Andy Warhol, "13 Most Wanted Men," 1964 (digitally recreated, 2014) The Andy Warhol Foundation for the Visual Arts, Inc., courtesy of the Andy Warhol Museum

Half a century after Nelson Rockefeller ordered that it be painted over at the World's Fair, "13 Most Wanted Men" reappears in Pittsburgh.

If you want to make something interesting forever, ban it once.

Fifty years after New York Governor Nelson Rockefeller ordered Andy Warhol's "13 Most Wanted Men" painted over at the 1964 World's Fair, the piece is getting new exposure in Warhol's hometown.

Just across the Allegheny river from downtown Pittsburgh, the Andy Warhol Museum now has a digitally printed version of the infamous mural. Hanging above the front entrance, it's part of the museum's latest exhibit, 13 Most Wanted Men: Andy Warhol and the 1964 World’s Fair.

Three pages from “The Thirteen Most Wanted," Police Department, City of New York, source material for Andy Warhol's Most Wanted Men series, 1962, courtesy of The Andy Warhol Museum

Warhol was just one of the 10 artists commissioned by Philip Johnson to create pieces for the '64-'65 World's Fair in Queens. The young pop artist's contribution was a series of mugshots taken from a 1962 NYPD booklet, silkscreened onto a 20-by-20 foot mural.

Installed on the facade of the the Johnson-designed New York State Pavilion two weeks before the fair opened to the public, Rockefeller had the mug shots painted over 48 hours later. It was Warhol's only public art piece.

As Jessica Dawson of the Daily Beast explained earlier this year, a front page story in the New York Journal American right after Warhol's mural went up quoted fair employees and locals who found it offensive. Governor Rockefeller, a White House hopeful at the time, nipped the controversy in the bud; two days later, Warhol had officially authorized the paint-over.

Warhol also screenprinted the same mug shots onto separate canvases, selling them to private collectors. Some of those are on display at the exhibit, as are assorted documents and ephemera related to the fair and the controversy around the mural.

Andy Warhol, "13 Most Wanted Men," 1964 (digitally recreated, 2014), © The Andy Warhol Foundation for the Visual Arts, Inc., courtesy of The Andy Warhol Museum

What visitors will see in Pittsburgh through next January first showed at the Queens Museum (steps from the NYS Pavilion) earlier this summer. Hardly as popular as his soup cans or Maos, "13 Most Wanted Men" has been receiving a lot more attention this year thanks to the fair's 50th anniversary.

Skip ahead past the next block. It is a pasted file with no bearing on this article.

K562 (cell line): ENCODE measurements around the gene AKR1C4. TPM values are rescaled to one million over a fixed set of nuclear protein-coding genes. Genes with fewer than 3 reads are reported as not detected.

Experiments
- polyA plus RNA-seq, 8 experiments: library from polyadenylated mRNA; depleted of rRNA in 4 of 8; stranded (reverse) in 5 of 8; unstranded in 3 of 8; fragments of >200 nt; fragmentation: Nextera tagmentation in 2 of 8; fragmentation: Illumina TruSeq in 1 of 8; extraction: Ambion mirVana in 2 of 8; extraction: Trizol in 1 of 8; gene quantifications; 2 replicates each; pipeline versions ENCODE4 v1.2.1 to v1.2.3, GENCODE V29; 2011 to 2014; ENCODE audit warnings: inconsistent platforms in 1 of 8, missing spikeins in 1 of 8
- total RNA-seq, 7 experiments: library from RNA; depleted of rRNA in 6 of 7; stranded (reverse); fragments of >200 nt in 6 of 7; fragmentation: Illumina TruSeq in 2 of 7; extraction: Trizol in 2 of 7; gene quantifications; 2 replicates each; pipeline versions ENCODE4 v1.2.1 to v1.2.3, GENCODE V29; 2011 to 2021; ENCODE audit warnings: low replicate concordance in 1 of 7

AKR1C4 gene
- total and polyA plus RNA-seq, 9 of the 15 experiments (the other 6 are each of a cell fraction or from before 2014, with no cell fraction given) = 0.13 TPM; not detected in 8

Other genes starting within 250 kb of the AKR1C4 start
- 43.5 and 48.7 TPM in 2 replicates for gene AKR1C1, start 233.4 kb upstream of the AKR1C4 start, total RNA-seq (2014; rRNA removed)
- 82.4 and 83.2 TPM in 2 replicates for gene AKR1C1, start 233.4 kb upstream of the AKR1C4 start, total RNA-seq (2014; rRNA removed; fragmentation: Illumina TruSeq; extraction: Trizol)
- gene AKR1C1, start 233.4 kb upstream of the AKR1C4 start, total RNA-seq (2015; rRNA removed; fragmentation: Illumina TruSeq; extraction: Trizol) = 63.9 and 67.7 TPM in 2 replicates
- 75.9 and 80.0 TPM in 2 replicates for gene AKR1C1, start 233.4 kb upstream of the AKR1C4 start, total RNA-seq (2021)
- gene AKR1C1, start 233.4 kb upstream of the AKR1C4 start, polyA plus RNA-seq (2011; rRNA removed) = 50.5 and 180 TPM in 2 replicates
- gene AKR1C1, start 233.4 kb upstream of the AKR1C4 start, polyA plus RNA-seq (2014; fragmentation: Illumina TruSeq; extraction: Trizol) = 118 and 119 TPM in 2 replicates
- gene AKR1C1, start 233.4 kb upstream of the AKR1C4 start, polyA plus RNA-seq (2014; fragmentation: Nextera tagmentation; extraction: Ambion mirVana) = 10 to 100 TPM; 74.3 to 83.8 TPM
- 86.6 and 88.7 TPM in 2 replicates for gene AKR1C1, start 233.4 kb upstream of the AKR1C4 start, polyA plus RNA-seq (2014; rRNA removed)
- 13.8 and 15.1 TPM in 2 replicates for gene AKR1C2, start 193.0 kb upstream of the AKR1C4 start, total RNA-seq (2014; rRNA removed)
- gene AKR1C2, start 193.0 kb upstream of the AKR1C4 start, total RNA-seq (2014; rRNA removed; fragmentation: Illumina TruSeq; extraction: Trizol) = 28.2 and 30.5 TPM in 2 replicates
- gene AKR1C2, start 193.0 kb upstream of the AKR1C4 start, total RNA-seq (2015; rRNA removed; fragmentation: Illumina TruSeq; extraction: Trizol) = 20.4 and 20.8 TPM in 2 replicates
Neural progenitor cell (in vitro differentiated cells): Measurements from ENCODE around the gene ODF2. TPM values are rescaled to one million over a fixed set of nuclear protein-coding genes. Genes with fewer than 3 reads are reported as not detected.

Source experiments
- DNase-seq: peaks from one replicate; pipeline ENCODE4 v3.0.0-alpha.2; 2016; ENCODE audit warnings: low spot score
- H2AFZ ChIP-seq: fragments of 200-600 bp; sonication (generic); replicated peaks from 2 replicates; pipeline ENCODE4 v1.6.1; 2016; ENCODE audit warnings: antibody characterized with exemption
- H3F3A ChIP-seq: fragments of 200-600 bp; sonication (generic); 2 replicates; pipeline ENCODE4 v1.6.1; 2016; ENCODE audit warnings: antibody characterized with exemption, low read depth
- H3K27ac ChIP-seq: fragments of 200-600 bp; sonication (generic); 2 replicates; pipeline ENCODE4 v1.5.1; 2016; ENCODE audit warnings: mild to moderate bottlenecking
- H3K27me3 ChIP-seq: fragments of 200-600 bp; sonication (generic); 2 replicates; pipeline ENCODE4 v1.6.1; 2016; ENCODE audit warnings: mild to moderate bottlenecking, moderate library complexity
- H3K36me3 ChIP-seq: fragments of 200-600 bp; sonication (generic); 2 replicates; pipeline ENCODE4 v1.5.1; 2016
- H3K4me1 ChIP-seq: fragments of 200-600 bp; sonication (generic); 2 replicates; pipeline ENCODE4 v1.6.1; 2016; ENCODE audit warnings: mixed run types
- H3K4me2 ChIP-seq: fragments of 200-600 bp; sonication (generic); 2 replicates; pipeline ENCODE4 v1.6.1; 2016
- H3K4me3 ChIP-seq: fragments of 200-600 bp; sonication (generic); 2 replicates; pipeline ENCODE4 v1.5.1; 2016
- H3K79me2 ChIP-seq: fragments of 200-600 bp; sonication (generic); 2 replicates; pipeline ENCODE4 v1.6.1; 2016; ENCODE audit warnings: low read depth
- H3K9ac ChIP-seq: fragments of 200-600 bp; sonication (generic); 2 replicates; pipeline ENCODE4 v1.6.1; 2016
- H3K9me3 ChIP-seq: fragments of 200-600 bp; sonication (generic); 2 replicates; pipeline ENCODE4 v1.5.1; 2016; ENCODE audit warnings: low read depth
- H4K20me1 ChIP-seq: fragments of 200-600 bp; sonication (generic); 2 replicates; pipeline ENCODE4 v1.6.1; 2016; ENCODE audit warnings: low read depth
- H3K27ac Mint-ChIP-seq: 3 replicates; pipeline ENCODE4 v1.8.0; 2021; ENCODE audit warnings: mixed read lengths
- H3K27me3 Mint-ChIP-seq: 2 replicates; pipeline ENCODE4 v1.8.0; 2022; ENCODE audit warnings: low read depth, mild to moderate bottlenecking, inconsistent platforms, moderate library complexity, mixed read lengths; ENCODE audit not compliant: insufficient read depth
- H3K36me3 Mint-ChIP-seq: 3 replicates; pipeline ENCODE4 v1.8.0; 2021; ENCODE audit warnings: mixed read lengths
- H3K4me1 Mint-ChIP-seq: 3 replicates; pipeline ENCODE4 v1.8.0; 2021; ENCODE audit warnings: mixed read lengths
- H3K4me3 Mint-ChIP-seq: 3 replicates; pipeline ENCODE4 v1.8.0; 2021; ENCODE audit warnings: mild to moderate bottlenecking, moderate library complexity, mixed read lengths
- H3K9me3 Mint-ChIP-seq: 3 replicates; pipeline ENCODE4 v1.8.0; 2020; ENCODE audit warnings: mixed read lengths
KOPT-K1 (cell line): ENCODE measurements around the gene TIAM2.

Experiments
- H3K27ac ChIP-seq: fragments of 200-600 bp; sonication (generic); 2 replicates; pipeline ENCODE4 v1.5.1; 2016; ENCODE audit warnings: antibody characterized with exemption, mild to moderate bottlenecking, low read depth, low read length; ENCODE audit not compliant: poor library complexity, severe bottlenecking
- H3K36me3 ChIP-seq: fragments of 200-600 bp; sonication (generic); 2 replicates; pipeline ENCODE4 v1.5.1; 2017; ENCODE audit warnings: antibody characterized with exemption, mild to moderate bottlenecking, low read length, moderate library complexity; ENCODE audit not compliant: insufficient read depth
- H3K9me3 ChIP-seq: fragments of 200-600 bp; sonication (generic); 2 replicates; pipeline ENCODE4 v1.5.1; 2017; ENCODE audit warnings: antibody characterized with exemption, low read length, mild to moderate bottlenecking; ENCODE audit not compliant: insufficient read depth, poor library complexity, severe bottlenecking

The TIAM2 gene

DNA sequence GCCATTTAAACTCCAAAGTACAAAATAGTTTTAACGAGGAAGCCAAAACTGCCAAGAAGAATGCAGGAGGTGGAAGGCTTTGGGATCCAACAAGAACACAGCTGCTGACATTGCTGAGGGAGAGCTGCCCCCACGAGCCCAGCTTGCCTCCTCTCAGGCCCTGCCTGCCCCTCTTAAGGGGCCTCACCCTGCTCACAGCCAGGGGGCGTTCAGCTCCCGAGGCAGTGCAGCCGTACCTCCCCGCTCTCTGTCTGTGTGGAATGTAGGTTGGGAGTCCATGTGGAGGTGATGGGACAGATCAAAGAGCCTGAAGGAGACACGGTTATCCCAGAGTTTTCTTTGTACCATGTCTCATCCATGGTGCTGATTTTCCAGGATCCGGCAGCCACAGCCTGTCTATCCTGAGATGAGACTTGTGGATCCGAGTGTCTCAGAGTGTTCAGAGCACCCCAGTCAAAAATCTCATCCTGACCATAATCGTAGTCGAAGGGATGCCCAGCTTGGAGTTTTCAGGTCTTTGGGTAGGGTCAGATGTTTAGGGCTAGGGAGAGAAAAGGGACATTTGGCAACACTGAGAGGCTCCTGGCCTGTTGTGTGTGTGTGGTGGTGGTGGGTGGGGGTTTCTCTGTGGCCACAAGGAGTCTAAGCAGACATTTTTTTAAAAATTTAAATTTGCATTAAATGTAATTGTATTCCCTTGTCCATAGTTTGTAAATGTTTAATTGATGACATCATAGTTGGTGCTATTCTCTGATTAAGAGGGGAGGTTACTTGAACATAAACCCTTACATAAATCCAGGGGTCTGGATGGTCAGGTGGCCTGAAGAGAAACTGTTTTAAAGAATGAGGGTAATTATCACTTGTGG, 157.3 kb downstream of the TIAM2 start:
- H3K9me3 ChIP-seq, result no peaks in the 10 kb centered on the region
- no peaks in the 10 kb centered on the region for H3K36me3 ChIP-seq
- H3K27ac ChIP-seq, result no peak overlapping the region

Warhol's role in the fair was just one of many unwanted issues for officials. The two-year event flirted with bankruptcy and never received an official sanction by the Bureau of International Expositions. Countries were asked by the BIE not to participate, and the fair became mostly a showcase for American corporations.

But an as-planned event would have made for dull history. Half a century later, "13 Most Wanted Men" matters because it's a Warhol—but also because it's just one of the many strange stories behind an endlessly fascinating World's Fair.

"13 Most Wanted Men: Andy Warhol and the 1964 World’s Fair" is on exhibit at The Andy Warhol Museum through January 4, 2015.

About the Author

Most Popular

  1. Environment

    A 13,235-Mile Road Trip for 70-Degree Weather Every Day

    This year-long journey across the U.S. keeps you at consistent high temperatures.

  2. Design

    Paris Will Create the City's Largest Gardens Around the Eiffel Tower

    The most famous space in the city is set to get a pedestrian-friendly redesign that will create the city’s largest garden by 2024.

  3. A photo of a new subdivision of high-end suburban homes in Highland, Maryland.
    Equity

    Unpacking the Power of Privileged Neighborhoods

    A new study shows that growing up in an affluent community brings “compounding privileges” and higher educational attainment—especially for white residents.

  4. MapLab

    MapLab: How Game of Thrones Got Mappy

    A biweekly tour of the ever-expanding cartographic landscape.

  5. A map of the money service-class workers have left over after paying for housing
    Equity

    Blue-Collar and Service Workers Fare Better Outside Superstar Cities

    How much money do workers have after paying housing costs? For working-class and service workers in superstar cities, the affordable housing crisis hits harder.